Welcome to Part 2 in the series of “How to turn your Fruit Blocks into Pincushions”.
In Part 1 (here) we talked about how to do some basic “Quilt Math” to resize the fruit blocks found in Joanna’s FRUIT SALAD book [here] to get them to the size we need to make pincushions or bowl fillers. If you have been afraid of resizing blocks in the past, check out the post and give it a try!
You will be surprised at how many full-sized blocks can be easily made mini by cutting them down by half!
BASIC PINCUSHION ASSEMBLY
Joanna and I wanted to offer a few tips and tricks that we often use to finish off our pincushions/bowl fillers. As you start making some of your own, you will find even more tips and techniques that work for you. Here are a few of our favorites:
ADD A SMALL BORDER TO YOUR BLOCK
Even if you think your block is big enough as is, add a small border around the entire block. This will make sure that your design is visible in the center of your pincushion, and doesn’t get lost around the edges once stuffed and attached to the backing.
QUILT YOUR BLOCK AND YOUR BACKING TOO!
Adding a thin layer of Fusible batting to the top and backing of your project will not only help your pincushion look smooth and full, it will help protect the stuffing from coming out and to be distributed evenly throughout your pincushion. We like to quilt ours either with straight lines, a cross hatch, or a wide zig zag/serpentine stitch about ¼” apart.
Don’t forget the backing! Trust us, you will love the polished results!
ADD SOME EMBELLISHMENTS
To up the cuteness factor just a little bit, add some big stitch hand quilting, a button or charm accent or a small hang tag. I love to look for trims and antique buttons when I am at quilt shops or antique stores, and have a small stash to pull from. These small details pack a lot of punch!
UP YOUR SEAM ALLOWANCE TO ⅜” & USE THE BACK TRACK ON YOUR SEWING MACHINE
Because I border most of my pincushions, sewing with a 3/8” seam allowance doesn’t alter the design at all, and just reinforces the seams. When starting and stopping, I like to backtrack over my stitches for the first inch or so. This helps keep your stitches from pulling apart when you are trimming. This is especially important when you are working with little pieces like the ones in these pincushions.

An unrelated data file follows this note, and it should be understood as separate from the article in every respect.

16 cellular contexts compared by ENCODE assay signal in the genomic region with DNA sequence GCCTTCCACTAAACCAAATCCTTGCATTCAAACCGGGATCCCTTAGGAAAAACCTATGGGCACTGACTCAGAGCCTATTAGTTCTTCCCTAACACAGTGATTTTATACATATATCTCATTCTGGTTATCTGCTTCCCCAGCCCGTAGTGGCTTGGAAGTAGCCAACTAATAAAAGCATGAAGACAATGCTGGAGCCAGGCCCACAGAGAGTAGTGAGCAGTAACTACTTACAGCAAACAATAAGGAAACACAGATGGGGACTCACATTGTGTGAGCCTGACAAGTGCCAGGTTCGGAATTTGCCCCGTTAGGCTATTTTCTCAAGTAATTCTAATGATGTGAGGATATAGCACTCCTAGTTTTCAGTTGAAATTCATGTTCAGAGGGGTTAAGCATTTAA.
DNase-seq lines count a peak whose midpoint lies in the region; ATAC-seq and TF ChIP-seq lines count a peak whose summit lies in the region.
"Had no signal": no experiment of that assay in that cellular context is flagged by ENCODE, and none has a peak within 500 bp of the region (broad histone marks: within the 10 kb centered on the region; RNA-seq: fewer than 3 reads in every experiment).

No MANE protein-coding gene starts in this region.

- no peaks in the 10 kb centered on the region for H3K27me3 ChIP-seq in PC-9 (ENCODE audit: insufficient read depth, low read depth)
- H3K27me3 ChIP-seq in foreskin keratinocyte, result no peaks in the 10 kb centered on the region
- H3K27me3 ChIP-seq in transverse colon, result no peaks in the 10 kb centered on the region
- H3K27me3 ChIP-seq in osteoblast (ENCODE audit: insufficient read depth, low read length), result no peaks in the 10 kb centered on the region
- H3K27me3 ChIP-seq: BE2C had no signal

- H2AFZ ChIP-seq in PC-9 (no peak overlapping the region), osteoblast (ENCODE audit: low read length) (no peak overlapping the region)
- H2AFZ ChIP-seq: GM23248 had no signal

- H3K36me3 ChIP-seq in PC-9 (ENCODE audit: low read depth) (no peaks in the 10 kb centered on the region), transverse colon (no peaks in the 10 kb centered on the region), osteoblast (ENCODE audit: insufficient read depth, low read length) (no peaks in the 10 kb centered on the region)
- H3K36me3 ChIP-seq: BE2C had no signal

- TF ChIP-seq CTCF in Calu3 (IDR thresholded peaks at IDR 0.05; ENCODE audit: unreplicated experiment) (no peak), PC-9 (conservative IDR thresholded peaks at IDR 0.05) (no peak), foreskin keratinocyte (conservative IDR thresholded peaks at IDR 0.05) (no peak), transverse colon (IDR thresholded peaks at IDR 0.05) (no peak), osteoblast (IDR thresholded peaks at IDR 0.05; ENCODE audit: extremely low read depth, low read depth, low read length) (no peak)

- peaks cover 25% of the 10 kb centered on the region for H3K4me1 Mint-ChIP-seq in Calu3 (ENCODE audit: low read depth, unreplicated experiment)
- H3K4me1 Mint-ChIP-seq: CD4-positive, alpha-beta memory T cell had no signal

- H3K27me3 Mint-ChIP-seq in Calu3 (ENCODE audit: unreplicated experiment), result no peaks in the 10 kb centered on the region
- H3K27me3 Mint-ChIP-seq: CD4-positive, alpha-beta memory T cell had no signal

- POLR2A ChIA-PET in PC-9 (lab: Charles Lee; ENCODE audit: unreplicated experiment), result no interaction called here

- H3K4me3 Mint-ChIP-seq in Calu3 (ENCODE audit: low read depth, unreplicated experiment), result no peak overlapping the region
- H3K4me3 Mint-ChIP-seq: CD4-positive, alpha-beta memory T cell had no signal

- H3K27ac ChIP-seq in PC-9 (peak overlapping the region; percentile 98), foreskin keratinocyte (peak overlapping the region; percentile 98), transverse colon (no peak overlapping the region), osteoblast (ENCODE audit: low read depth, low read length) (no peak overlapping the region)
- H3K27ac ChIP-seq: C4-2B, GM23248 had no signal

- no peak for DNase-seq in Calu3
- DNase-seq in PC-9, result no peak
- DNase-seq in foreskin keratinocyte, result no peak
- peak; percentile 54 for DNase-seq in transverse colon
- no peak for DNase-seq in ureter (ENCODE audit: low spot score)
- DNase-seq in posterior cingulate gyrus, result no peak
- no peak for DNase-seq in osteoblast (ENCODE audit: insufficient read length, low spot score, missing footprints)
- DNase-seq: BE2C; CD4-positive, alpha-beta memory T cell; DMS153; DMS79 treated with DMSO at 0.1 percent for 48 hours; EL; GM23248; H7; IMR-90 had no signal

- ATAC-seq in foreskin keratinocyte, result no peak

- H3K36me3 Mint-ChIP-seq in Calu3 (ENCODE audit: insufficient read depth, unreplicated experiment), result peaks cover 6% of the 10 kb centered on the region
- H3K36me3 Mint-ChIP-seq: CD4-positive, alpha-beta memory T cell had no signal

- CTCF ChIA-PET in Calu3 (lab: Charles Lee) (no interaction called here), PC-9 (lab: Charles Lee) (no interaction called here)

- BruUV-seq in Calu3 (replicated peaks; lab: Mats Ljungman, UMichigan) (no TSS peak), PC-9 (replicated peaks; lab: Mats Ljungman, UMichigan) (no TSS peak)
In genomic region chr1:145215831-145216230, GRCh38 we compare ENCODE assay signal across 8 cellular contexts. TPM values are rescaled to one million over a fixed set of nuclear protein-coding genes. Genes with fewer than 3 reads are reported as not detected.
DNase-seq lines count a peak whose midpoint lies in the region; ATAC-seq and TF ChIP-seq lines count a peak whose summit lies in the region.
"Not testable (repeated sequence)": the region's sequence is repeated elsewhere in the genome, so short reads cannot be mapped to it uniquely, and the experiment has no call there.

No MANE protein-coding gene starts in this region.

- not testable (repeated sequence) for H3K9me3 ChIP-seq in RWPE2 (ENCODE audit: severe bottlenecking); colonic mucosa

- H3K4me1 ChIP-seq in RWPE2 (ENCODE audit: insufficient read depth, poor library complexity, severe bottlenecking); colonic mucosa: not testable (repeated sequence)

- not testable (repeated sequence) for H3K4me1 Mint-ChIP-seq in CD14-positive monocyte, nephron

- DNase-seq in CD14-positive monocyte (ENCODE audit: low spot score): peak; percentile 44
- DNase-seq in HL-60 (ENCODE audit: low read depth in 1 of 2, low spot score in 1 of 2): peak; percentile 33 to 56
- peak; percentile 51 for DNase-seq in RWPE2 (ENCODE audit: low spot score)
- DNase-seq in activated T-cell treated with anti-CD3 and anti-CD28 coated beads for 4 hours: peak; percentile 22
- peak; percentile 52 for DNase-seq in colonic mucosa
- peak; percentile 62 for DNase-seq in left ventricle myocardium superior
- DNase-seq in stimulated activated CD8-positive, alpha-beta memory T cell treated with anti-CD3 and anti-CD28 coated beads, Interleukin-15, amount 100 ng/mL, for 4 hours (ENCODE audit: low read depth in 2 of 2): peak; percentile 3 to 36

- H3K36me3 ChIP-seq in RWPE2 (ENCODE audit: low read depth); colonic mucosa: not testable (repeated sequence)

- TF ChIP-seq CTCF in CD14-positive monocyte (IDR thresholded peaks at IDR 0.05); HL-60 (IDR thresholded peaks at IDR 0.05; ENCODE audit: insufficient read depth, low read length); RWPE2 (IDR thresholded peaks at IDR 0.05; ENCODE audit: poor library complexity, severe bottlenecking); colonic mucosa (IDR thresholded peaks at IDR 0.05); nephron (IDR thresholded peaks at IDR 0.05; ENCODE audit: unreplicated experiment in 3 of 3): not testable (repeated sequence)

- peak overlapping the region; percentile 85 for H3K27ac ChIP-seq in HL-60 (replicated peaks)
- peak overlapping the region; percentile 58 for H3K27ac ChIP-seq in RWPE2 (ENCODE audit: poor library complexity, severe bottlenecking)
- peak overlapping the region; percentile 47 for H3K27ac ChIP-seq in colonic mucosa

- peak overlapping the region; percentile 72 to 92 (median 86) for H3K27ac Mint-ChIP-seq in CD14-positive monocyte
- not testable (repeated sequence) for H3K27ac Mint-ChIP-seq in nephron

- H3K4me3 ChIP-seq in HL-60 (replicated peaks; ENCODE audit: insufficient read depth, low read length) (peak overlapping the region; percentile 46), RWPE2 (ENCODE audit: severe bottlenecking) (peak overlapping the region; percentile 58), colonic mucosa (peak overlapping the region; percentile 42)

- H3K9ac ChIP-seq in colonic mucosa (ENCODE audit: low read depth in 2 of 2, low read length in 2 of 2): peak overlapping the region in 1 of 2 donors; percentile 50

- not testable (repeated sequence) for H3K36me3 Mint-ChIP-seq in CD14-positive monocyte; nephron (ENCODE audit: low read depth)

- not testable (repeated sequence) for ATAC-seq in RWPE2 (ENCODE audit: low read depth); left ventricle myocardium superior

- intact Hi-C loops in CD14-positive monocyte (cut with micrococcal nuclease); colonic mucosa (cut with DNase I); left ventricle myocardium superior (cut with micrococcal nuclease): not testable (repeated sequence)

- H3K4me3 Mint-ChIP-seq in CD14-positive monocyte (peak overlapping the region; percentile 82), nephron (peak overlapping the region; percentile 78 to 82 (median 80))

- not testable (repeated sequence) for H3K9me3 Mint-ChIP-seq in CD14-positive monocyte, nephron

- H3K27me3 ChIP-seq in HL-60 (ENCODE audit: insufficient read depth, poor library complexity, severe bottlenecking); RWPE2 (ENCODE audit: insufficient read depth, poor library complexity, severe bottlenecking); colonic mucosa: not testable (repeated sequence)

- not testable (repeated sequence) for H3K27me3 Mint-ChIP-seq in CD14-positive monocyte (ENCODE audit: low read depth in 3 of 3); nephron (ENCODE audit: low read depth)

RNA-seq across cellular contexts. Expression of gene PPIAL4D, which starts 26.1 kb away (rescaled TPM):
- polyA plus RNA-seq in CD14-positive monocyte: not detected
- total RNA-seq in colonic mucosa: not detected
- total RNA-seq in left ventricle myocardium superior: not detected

CUT THOSE CORNERS & USE CHOPSTICKS OR ANY POINTY TOOL
To keep the corners looking square and not bowed out, you can give the inside corners of your project a quick snip. Combine this with using a chopstick or pencil eraser to poke out the corners, you will have perfect corners. If you have a turning tool, those are perfect!
STUFFING YOUR PINCUSHION
In order to keep the pincushions perfectly plump, I like to fill them with crushed walnut shells often found in pet stores as “lizard litter” or other reptile bedding. I purchased an inexpensive funnel and use that to help me scoop in the filling. Use a chopstick to help you evenly distribute your filling. Sometimes I will even add a small spoonful of dried lavender for an extra special touch. Just before you go to hand stitch your opening, add a small batting scrap or cotton batting. This will help keep your stuffing all in place and prevent it from seeping out.
NOTE: Crushed walnut shells can leave a slight residue on the outside of your pincushion. If you give it a quick dusting right away, it will come right off.
NOTE: Crushed walnut shells are a potential allergen. Please be sure to use a method of stuffing appropriate for your recipient if giving as a gift and adjust as needed.
WATCH YOUR CLOSURE
Spending a few extra minutes to find a matching thread, and hand stitching your project closed with an invisible stitch such as a ladder stitch make all the difference. If you are unfamiliar with a ladder stitch, a quick google search will offer many You tube tutorials.
Watch out! Your pincushion collection just might be getting a bit bigger as once you start making these little projects, you can’t stop! Enjoy!